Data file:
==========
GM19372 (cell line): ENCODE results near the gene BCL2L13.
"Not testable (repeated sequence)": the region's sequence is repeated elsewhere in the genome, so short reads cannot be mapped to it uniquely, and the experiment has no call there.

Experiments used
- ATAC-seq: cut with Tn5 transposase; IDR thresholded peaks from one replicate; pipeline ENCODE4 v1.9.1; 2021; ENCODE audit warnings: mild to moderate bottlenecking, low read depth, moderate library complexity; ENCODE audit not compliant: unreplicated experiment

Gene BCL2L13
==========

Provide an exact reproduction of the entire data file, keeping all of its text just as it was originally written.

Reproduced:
GM19372 (cell line): ENCODE results near the gene BCL2L13.
"Not testable (repeated sequence)": the region's sequence is repeated elsewhere in the genome, so short reads cannot be mapped to it uniquely, and the experiment has no call there.

Experiments used
- ATAC-seq: cut with Tn5 transposase; IDR thresholded peaks from one replicate; pipeline ENCODE4 v1.9.1; 2021; ENCODE audit warnings: mild to moderate bottlenecking, low read depth, moderate library complexity; ENCODE audit not compliant: unreplicated experiment

Gene BCL2L13